Carbonear to mull Tract’s master plan findings

By Craig Westcott
October 27, 2023 Edition

The report is in, every councillor has a copy, and now it’s up to staff to brief them and for council to decide what to do with it.

The report in question is Tract Consulting’s recreation master plan for Carbonear, which one councillor was surprised to find in her drop box with no agenda item to actually discuss it. Tract was hired by the Town last November to assess the community’s recreational assets, needs and opportunities, consult with staff and the public, and to recommend how Carbonear should move forward in the coming years in providing recreation services and facilities.

Councillor Danielle Doyle said she doesn’t want to see the plan left in the dropbox and not reviewed by council.

“There should be a plan set in place as to what the next step is with the recreation master plan,” she said.

Chief administrative officer Cynthia Davis explained that when council’s recreation committee met last week it decided to share the report with all of council right away so that everyone could be prepared when they meet to discuss it.

“It would be difficult obviously, because it’s fairly lengthy and there’s a lot of recommendations, to kind of just present it at the meeting,” said Davis. “You need to read it in advance so that you can have some good discussion.”

That raised another question for Doyle. “Is the consultant coming back to give another presentation on this?” she asked. “Or do we just get this report and it’s up to us then to decide what we do with different aspects of it?”

Recreation Director Rob Button said Tract made a presentation of the final draft to him and Davis and it’s now up to staff to brief council. “It’s our document to do what we see fit,” he said.

Deputy Mayor Sam Slade, who chaired council Tuesday in the absence of Mayor Frank Butt, reiterated Davis’ earlier point. “It is a lengthy document and of course you will get an opportunity (to discuss it),” Slade said. “We’ll come back together as council and decide where we go from here.”

But Doyle suggested more was needed.

“I think it’s important that we not only come back as council to review this whole document, but that we review it with all the stakeholders, and the people who contributed to it,” she argued. “Because there is a lot of information in here about different things that go on in our community that should be important to large representatives of the community whether it has to do with volunteering, or facilities, or whatever. I look forward to addressing specifics in this in a more detailed way.”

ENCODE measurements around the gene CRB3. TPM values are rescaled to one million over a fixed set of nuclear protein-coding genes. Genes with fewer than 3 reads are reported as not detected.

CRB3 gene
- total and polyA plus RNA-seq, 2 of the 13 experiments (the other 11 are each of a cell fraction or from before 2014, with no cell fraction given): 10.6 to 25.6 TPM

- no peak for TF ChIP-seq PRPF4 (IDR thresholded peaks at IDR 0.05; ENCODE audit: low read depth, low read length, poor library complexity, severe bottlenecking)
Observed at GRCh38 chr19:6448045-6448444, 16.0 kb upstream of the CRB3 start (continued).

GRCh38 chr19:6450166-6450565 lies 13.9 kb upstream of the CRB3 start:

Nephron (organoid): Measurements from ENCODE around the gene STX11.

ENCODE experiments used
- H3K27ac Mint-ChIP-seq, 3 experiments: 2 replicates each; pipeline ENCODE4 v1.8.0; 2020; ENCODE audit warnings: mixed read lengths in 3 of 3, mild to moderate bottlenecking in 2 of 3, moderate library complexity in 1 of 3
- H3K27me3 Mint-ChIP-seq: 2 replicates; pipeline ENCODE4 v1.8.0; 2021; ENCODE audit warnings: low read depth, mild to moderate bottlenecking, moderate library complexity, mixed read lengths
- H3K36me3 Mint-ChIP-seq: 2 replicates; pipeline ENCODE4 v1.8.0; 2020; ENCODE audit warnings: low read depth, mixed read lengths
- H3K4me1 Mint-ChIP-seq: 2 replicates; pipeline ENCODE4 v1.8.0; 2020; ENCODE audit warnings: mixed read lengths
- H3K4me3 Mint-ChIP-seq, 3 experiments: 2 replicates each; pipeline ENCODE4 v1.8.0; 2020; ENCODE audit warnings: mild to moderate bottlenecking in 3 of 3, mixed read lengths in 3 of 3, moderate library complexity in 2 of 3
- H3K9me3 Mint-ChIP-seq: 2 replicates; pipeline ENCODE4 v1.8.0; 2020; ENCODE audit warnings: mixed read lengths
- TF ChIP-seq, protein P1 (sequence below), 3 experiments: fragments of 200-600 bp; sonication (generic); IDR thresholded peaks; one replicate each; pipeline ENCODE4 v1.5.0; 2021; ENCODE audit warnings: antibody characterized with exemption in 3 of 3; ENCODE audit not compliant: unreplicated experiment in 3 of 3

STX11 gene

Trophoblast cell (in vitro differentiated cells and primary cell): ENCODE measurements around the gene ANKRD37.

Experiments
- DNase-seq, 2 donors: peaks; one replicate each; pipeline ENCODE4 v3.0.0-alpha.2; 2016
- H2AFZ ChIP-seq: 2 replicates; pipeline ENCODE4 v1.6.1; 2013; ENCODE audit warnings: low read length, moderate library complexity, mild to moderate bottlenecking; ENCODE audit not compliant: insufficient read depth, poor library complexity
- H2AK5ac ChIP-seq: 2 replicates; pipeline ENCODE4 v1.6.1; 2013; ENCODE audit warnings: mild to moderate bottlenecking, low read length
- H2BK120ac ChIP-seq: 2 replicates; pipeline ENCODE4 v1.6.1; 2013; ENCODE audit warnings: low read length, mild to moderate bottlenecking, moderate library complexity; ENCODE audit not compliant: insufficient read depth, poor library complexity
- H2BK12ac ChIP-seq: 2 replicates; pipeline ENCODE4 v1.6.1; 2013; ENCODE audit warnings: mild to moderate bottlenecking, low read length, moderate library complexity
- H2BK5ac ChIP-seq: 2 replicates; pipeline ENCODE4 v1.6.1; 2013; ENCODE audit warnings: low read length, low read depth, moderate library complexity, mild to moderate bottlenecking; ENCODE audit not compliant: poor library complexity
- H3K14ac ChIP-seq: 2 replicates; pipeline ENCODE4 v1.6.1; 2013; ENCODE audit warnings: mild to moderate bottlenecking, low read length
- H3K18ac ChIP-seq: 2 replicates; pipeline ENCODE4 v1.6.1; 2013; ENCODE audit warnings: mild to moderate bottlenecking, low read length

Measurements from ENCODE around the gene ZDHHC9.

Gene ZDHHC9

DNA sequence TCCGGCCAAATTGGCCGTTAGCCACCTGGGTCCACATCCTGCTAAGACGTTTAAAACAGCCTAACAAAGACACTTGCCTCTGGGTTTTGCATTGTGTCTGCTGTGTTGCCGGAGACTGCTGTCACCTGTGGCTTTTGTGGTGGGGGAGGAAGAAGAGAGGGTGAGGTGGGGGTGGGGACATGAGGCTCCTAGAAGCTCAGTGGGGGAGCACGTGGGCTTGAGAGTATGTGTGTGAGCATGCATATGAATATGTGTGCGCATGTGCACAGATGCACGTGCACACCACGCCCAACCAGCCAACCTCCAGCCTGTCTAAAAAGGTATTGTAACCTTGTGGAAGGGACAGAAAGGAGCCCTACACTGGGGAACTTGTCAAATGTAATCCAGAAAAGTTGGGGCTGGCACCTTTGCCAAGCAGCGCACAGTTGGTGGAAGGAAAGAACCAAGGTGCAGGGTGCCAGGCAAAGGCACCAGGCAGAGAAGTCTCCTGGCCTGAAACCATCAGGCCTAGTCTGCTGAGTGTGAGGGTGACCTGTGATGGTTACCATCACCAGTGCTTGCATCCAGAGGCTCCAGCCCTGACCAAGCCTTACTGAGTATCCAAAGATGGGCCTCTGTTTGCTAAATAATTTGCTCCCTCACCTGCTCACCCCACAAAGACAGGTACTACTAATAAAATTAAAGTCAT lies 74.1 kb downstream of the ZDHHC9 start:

Councillor Malcolm Seymour, who chairs the recreation committee, said he was the one who asked that it be copied to all members of council at the same time. “It’s a 122-page document,” said Seymour. “We can’t just look at it and blink an eye and it’s all done. What I asked for is to make sure that everything is read and everything is processed and at the end of the day we come together as a group to confirm and (discuss) concerns for anything that is there.”

Seymour allowed that after council discusses Tract’s plan, it can review it with outside groups and then take it back again to “process” the recommendations, including how to include things in next year’s budget, if necessary.

Doyle noted some of the recommendations are time-sensitive and the Town’s departments are putting their budget proposals together now. Council has to pass a budget for 2024 before the end of this year. 

“There’s not a lot of flexibility for this upcoming year for some of this stuff to be included in the budget,” Doyle said. “So, if we are going to tackle any of this recreation-wise for the upcoming year, then time is of the essence, unless we’re going to wait and start doing some stuff for next year (for 2025). But I think some small things should be included for the budget for this (coming) year.”

Seymour advised Doyle not to worry. “Have no fear, I have some great ideas of what I want to put there,” he said, laughing.

Deputy Mayor Slade agreed “it is quite the document” and thanked Tract Consulting and everyone, especially among Carbonear’s many volunteers, who contributed to it. “It’s a very important document, it’s a living document, and it’s one that we’ve got to try to pull some things from to enhance our recreation,” he said.

To that, councillor Ray Noel observed Carbonear already has some fine recreation offerings. “I don’t think you can ever put a figure on it, the number of dollars that come in to this town as a result of sports tourism,” he added. “There’s no doubt about it, this would never happen without the recreation department, and the volunteer hours that go in to giving these kids opportunities.”

Noel said that unlike in the past, when young athletes come to Carbonear from other communities to participate in tournaments or to use the recreation facilities, they often bring along their nans and pops and siblings. “And they’re spending money,” he said. “I just wanted to point out that sometimes we get (bogged down) talking about the things we need to get done in recreation; we also need to celebrate the good things that we have going on here and give praise where praise is deserved, to the volunteers especially and the workers. Let’s everybody keep up the good work, and I look forward, like councillor Doyle said, to some action to continuing our activities in the town of Carbonear.”

That message struck a chord with Slade. “Volunteers are the heart and soul of the community,” he said. “That’s a true statement. Because without volunteers, you can’t do any of this. So, thank you very much to the volunteers and all the people involved in delivering it.”

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